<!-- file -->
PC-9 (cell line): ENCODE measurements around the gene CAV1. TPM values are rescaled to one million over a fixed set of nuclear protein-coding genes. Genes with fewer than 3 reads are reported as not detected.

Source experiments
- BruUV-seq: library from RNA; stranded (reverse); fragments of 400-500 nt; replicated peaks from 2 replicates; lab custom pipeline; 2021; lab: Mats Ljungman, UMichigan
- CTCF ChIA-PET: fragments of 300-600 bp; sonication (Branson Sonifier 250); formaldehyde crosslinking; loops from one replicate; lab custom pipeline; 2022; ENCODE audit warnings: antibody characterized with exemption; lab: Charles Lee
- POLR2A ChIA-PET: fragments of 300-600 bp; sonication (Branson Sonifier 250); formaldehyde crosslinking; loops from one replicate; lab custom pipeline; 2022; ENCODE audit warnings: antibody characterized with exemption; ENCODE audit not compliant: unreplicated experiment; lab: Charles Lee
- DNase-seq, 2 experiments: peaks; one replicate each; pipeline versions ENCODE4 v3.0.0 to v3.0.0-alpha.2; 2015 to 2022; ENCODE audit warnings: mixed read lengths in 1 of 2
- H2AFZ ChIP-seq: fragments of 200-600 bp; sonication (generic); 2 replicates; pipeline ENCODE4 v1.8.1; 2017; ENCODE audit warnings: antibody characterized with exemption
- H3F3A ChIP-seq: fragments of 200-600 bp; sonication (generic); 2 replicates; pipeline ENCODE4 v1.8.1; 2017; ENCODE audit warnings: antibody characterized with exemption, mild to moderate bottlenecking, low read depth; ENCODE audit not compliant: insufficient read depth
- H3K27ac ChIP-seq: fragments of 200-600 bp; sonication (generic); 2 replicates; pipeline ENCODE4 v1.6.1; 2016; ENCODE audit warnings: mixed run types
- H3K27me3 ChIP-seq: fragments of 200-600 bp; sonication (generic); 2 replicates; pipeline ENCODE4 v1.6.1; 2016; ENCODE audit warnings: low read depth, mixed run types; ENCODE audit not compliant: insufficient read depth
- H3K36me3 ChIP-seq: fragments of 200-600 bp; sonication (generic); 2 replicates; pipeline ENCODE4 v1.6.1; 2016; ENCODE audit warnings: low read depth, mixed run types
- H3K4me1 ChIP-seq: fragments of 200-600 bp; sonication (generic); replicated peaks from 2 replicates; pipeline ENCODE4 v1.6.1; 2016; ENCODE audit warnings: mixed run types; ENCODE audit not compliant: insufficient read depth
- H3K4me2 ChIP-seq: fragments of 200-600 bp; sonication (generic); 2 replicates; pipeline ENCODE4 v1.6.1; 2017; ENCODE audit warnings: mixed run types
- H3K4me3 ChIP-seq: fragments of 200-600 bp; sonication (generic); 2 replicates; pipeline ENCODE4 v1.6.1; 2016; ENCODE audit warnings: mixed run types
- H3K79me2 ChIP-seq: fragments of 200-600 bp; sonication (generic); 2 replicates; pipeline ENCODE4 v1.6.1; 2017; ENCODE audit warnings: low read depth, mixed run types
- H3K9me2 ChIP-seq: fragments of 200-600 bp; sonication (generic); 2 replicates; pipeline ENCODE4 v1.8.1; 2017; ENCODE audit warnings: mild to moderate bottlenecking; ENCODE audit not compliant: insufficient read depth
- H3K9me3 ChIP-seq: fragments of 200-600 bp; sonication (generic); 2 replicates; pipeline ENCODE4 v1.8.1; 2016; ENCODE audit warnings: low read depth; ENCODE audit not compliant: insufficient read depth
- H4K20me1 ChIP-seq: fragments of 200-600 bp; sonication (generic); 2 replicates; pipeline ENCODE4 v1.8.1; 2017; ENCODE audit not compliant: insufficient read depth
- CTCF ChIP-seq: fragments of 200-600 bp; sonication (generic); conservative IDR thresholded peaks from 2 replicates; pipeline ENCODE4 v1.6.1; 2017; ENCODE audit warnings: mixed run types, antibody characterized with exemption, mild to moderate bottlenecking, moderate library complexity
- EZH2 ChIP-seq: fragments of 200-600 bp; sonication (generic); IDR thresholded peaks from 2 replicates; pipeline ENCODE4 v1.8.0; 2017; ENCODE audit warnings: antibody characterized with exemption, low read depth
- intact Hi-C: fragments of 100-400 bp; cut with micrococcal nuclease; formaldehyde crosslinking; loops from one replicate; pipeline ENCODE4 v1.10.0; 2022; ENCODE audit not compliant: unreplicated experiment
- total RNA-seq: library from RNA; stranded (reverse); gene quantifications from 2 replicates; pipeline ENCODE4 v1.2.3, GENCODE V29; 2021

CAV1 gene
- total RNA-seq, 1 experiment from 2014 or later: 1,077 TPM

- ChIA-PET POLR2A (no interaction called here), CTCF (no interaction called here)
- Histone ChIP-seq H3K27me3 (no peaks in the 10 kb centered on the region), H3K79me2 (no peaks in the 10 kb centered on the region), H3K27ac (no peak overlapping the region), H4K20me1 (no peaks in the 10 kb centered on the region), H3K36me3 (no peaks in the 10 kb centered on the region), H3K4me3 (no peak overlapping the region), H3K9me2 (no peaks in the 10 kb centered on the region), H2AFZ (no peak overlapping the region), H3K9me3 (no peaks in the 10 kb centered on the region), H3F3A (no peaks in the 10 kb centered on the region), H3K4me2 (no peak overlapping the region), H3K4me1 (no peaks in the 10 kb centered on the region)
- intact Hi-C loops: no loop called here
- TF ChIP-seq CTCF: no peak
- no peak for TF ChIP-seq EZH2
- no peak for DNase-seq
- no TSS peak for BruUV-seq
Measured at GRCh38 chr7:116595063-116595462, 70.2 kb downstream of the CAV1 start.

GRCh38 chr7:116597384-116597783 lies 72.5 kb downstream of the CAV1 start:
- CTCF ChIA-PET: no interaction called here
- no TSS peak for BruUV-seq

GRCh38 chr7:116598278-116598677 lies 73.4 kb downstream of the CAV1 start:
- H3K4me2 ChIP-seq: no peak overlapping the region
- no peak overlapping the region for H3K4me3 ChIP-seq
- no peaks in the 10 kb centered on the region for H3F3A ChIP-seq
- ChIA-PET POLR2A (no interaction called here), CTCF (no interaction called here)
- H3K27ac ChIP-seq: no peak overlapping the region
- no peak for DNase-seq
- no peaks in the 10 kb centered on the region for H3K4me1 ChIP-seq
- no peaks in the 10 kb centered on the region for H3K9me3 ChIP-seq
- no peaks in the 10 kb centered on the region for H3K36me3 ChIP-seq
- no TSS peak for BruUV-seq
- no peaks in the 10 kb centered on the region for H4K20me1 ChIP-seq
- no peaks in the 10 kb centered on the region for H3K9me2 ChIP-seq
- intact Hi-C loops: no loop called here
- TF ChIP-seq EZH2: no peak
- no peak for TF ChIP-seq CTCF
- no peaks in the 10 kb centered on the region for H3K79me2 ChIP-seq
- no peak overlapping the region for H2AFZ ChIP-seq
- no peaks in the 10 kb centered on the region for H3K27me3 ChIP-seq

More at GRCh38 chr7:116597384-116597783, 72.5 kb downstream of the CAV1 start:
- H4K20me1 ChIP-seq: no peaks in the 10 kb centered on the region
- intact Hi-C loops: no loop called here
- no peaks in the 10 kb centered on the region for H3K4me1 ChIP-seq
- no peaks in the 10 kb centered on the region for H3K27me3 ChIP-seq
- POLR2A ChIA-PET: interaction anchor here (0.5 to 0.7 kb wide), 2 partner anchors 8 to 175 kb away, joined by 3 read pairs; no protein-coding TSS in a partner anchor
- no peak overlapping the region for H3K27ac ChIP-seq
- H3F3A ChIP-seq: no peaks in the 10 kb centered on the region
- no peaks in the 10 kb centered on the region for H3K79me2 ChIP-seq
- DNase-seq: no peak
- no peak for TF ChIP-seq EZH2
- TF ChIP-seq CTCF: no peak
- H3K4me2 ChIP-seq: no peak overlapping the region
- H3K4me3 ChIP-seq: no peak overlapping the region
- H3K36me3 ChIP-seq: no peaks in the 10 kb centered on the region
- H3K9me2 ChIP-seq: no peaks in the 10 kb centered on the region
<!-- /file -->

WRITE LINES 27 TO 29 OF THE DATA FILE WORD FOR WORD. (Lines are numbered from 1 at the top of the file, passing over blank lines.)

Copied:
- intact Hi-C loops: no loop called here
- TF ChIP-seq CTCF: no peak
- no peak for TF ChIP-seq EZH2